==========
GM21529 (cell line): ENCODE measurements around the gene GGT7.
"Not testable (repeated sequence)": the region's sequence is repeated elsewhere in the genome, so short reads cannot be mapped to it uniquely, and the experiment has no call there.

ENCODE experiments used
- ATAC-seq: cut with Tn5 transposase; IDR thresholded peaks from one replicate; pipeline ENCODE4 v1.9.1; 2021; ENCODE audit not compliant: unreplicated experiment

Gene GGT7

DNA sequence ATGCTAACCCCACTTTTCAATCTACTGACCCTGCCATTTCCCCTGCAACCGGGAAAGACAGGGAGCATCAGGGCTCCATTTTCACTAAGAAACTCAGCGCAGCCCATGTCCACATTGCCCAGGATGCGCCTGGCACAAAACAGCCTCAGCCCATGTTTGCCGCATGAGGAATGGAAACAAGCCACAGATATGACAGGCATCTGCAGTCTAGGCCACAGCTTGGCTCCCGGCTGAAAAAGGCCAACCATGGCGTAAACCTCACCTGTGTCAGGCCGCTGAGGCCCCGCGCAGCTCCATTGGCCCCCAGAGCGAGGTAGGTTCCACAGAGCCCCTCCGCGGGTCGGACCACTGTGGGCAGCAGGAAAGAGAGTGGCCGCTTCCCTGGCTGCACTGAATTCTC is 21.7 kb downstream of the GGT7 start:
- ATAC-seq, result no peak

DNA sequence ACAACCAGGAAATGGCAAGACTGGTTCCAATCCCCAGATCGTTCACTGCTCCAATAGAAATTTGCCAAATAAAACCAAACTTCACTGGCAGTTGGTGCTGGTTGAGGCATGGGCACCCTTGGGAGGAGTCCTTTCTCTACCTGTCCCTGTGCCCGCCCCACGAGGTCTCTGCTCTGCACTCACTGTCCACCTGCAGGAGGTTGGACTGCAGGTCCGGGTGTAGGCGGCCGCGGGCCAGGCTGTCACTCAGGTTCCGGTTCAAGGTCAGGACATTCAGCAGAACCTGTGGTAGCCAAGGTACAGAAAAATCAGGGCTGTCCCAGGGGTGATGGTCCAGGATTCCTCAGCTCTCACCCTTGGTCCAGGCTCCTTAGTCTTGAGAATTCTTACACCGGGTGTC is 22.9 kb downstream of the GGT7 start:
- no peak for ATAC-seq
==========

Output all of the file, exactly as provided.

GM21529 (cell line): ENCODE measurements around the gene GGT7.
"Not testable (repeated sequence)": the region's sequence is repeated elsewhere in the genome, so short reads cannot be mapped to it uniquely, and the experiment has no call there.

ENCODE experiments used
- ATAC-seq: cut with Tn5 transposase; IDR thresholded peaks from one replicate; pipeline ENCODE4 v1.9.1; 2021; ENCODE audit not compliant: unreplicated experiment

Gene GGT7

DNA sequence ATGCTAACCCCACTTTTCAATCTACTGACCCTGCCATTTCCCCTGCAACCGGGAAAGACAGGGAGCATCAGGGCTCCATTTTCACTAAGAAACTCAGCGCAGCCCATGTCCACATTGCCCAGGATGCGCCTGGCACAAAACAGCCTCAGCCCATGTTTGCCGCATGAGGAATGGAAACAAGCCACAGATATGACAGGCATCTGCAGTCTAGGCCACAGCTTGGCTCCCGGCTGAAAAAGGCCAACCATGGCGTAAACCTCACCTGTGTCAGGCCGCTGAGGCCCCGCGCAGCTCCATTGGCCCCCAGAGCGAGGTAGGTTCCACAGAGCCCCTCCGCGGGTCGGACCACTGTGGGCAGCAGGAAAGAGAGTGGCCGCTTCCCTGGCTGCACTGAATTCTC is 21.7 kb downstream of the GGT7 start:
- ATAC-seq, result no peak

DNA sequence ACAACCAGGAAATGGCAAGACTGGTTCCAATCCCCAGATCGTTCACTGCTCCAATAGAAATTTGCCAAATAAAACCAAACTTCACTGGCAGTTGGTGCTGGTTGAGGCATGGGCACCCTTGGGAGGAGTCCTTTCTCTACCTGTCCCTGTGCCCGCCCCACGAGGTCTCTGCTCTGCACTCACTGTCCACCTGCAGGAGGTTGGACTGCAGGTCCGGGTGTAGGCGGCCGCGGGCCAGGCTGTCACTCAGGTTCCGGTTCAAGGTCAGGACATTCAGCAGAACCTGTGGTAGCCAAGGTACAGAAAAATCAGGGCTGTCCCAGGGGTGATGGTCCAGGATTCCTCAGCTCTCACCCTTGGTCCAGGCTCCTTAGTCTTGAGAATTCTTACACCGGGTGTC is 22.9 kb downstream of the GGT7 start:
- no peak for ATAC-seq